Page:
OSHA issues rule to continue recordkeeping

The Occupational Safety and Health Administration (OSHA) wants to continue its history of recordkeeping regulations.

The agency issued a final rule clarifying an employer’s continuing obligation to make and maintain an accurate record of each recordable injury and illness. The final rule will not add new compliance obligations and does not require employers to make records of any injuries or illnesses for which records are not already required. It will take effect Jan. 18.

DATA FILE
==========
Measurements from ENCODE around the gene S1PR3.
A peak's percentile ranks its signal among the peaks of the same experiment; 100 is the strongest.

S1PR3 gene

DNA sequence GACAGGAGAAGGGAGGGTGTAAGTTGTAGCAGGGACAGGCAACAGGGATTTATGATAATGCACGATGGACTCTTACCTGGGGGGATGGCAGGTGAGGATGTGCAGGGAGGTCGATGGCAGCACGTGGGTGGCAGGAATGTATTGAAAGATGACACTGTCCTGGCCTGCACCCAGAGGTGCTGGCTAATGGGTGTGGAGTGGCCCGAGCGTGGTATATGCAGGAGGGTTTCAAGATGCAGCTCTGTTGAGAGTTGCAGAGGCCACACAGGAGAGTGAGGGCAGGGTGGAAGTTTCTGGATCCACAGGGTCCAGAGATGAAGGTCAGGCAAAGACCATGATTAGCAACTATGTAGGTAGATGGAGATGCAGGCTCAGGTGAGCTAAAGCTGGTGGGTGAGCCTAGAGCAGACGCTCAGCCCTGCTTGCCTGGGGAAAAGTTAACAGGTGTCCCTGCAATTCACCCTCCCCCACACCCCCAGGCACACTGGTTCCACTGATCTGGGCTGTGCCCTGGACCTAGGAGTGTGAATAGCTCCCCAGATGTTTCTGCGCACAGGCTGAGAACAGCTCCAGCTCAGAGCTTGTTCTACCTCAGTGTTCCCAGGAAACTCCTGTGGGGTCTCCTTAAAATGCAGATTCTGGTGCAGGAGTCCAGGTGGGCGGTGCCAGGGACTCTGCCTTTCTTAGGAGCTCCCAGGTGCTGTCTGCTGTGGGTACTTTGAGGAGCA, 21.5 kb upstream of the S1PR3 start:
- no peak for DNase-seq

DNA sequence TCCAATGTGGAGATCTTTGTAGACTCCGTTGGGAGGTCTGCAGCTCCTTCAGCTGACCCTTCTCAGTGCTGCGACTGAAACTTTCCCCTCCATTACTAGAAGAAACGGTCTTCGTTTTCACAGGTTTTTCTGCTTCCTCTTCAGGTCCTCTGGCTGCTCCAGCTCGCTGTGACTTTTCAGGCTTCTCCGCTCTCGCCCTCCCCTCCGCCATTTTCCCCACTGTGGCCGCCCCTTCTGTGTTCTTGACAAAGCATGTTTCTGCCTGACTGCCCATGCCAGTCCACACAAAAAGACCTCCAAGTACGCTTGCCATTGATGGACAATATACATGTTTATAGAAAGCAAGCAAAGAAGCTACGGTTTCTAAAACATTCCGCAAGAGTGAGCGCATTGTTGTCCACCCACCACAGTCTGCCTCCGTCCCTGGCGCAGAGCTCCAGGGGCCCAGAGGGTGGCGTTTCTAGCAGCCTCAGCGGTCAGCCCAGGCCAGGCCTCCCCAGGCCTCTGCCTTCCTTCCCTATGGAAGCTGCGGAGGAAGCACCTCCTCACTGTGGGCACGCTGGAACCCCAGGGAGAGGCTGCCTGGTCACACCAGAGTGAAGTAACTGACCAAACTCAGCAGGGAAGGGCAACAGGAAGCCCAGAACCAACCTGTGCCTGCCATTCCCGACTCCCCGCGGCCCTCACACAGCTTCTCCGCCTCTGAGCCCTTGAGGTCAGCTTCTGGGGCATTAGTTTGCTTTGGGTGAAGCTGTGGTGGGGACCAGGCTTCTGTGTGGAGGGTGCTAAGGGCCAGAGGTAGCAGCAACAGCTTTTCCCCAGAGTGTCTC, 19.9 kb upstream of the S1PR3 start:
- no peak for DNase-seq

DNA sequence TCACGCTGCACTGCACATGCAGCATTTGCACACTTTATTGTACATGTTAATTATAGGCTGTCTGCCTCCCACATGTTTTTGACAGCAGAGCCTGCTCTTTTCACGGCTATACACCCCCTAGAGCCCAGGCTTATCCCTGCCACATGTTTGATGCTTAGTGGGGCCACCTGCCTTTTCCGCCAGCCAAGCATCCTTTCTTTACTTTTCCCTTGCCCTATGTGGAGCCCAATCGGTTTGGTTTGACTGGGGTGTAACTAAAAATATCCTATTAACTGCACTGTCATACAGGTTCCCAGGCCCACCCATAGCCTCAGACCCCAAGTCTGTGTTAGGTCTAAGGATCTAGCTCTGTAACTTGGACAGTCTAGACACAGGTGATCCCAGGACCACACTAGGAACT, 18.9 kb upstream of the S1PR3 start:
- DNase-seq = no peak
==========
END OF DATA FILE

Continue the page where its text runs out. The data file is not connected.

“This rule simply returns us to the standard practice of the last 40 years,” said OSHA Assistant Secretary David Michaels, PhD, MPH in a press release. “It is important to keep in mind that accurate records are not just paperwork; they have a valuable and potentially life-saving purpose.”

OSHA’s longstanding position has been that it’s an employer’s duty to record any injury or illness continues for the full five-year record-retention period, a position that has been upheld by the Occupational Safety and Health Review Commission since 1993. In 2012, the D.C. Circuit issued a decision in AKM LLC v. Secretary of Labor (Volks) reversing the Commission.

Topics: Regulatory Compliance , Risk Management